Wall Street opens lower as virus lingers, Apple suffers

Supply of Apple’s top-selling iPhone has been constricted by the outbreak of COVID-19. (AFP)
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Updated 19 February 2020

Wall Street opens lower as virus lingers, Apple suffers

  • The benchmark Dow Jones Industrial Average was down 0.4 percent to 29,288.51 points after about 30 minutes of trading
  • US tech giant Apple fueled the drop after announcing it expects a financial hit from the epidemic

NEW YORK: US stock markets opened lower Tuesday on the first day of trading from the long holiday weekend, after Apple warned its results would suffer from the viral outbreak in China.
Nearly 1,900 people have died and more than 72,000 others have been infected by the virus that broke out in China and has since spread to some 25 countries, causing airlines to cut flights to China and many businesses to shutter operations.
All three major US indices posted gains last week even as traders were vigilant throughout for more serious disruptions from the COVID-19 illness.
But on Tuesday morning, the benchmark Dow Jones Industrial Average was down 0.4 percent to 29,288.51 points after about 30 minutes of trading.
The tech-rich Nasdaq slipped 0.1 percent to 9,717.22 points, and the benchmark S&P 500 declined 0.2 percent to 3,372.03.
US tech giant Apple fueled the drop after announcing it expects a financial hit from the epidemic, causing revenue in the current quarter to come in below forecasts as supply of its top-selling iPhone is constricted.
Apple shares were down around 2.3 percent, but Michael Walkley, an analyst at Canaccord Genuity, did not believe the gloom would last.
“Despite the COVID-19’s impact on Chinese iPhone demand and supply chain disruptions near-term headwind, we believe Apple is performing strongly across all business lines,” he said in a note.

The Cupertino, California-based company said Monday that all of its iPhone manufacturing facilities are outside Hubei province, the epicenter of the outbreak, and all have been reopened. But the company said production is ramping up slowly.
“The health and well-being of every person who helps make these products possible is our paramount priority, and we are working in close consultation with our suppliers and public health experts as this ramp continues,” Apple said in a statement.
The death toll from COVID-19, a disease caused by the new coronavirus, was 1,770 as of Monday.
Apple says demand for iPhones is also down in China because many of Apple’s 42 retail stores there are closed or operating with reduced hours. China is Apple’s third largest retail market for iPhones, after the US and Europe.
Outside China, Apple said iPhone demand has been strong and is in line with the company’s expectations.
On Jan. 28, Apple said it expected second quarter revenue between $63 billion and $67 billion. Apple’s second quarter ends March 30.
Apple says the situation is evolving and it will provide more information on its next earnings call in April.

Before trading commenced, Walmart announced weak fourth quarter earnings that were battered by unrest in Chile, a key market, as well as disappointing toy and clothing sales during the Christmas shopping season.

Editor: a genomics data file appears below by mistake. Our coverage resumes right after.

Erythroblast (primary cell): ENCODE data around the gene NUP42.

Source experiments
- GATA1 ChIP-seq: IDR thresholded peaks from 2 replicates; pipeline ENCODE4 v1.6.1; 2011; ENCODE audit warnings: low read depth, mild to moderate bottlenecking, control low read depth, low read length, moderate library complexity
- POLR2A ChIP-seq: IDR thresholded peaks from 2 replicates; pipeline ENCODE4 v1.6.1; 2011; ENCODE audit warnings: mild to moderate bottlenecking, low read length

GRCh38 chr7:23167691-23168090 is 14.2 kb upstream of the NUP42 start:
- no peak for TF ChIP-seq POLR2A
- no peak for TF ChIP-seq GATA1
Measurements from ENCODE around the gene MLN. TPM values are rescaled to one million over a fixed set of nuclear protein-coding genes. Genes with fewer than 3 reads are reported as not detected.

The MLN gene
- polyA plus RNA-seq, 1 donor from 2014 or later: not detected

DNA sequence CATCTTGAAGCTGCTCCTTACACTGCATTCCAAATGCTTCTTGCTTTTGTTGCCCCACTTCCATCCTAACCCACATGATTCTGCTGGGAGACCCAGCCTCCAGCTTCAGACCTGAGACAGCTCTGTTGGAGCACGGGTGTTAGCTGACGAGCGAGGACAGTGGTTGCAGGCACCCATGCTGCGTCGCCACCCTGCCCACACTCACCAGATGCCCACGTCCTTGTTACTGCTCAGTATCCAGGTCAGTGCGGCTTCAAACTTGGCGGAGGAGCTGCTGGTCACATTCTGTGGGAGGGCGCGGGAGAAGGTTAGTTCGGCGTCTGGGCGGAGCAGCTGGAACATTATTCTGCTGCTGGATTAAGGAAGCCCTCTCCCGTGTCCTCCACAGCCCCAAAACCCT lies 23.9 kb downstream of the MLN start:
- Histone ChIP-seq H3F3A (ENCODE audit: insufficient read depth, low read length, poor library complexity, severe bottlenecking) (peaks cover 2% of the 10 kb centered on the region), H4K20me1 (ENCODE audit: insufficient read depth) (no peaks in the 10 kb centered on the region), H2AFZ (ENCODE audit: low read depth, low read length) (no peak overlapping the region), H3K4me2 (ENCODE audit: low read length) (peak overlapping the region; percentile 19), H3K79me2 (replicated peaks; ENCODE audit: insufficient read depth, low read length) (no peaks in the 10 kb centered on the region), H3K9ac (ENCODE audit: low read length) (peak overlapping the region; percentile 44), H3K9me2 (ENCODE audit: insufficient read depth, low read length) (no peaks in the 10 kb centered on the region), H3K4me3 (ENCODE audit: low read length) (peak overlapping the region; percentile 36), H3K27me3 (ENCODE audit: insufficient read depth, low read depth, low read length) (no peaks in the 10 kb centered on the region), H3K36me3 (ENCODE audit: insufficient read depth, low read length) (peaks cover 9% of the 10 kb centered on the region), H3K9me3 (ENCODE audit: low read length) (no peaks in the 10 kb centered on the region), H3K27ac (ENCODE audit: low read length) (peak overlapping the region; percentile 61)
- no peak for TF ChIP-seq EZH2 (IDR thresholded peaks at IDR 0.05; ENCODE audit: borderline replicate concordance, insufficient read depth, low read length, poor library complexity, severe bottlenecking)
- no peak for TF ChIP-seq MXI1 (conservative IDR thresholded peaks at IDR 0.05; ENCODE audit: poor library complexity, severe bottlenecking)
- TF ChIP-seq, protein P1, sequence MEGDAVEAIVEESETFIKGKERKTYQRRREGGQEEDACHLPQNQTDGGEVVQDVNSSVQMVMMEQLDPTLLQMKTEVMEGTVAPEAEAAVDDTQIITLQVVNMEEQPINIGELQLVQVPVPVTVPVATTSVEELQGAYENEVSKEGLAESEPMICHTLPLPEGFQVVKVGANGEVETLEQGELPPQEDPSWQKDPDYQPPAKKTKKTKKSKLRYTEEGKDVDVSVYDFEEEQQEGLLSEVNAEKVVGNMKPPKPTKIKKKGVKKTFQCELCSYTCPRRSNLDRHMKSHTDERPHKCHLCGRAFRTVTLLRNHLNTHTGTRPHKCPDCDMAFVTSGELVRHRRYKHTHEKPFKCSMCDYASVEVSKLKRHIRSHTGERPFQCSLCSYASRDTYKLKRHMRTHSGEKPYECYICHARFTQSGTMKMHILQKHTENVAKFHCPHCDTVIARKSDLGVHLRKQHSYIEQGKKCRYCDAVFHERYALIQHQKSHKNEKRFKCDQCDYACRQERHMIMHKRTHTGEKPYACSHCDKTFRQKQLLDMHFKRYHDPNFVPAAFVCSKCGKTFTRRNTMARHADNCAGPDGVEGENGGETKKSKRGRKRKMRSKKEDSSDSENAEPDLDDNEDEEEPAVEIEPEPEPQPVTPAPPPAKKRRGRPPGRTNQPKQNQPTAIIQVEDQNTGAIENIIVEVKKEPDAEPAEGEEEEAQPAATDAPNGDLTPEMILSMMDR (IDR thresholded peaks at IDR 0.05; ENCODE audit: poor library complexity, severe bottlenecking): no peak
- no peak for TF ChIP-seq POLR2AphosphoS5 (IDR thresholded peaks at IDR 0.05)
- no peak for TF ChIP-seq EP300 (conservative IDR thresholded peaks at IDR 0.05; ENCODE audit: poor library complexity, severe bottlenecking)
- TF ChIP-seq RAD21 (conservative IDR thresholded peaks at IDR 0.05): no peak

But the largest private employer in the United States did not — so far — forecast any bad news from the new coronavirus outbreak and its shares rose 0.5 percent when markets opened.


British Airways burning through cash, CEO urges unions to engage

Updated 04 June 2020

British Airways burning through cash, CEO urges unions to engage

  • Job losses necessary as cash reserves of IAG, British Airways’ parent company, would not last forever

LONDON: The boss of British Airways said its parent company IAG was burning through $223 million a week and could not guarantee its survival, prompting him to urge unions to engage over 12,000 job cuts.
British Airways came under heavy attack from lawmakers in parliament on Wednesday, who accused it of taking advantage of a government scheme to protect jobs while at the same time announcing plans to cut its workforce by 28 percent.
Planes were grounded in March due to coronavirus restrictions, forcing many airlines to cut thousands of staff as they struggle without revenues. Airlines serving Britain now face an additional threat from a 14-day quarantine rule.
In an internal letter to staff seen by Reuters, Alex Cruz, the chief executive of British Airways said the job losses were necessary as IAG’s cash reserves would not last forever and the future was one of more competition for fewer customers.
BA also wants to change terms and conditions for its remaining workers to give it more flexibility by, for example, making all crew fly both short and long-haul.
Cruz said IAG, which also owns Aer Lingus, Iberia and Vueling, was getting through $223 million a week, meaning that it could not just sit out the crisis. The group had €10 billion of liquidity at the end of April.
“BA does not have an absolute right to exist. There are major competitors poised and ready to take our business,” Cruz said in the letter.
He urged two unions which represent cabin crew and other staff, GMB and Unite, to join in discussions to mitigate proposed redundancies. Pilots union BALPA is “working constructively” with the airline, he added.
Cruz also joined other airline bosses in criticizing Britain’s quarantine rule, due to come into effect on June 8, calling it “another blow to our industry.”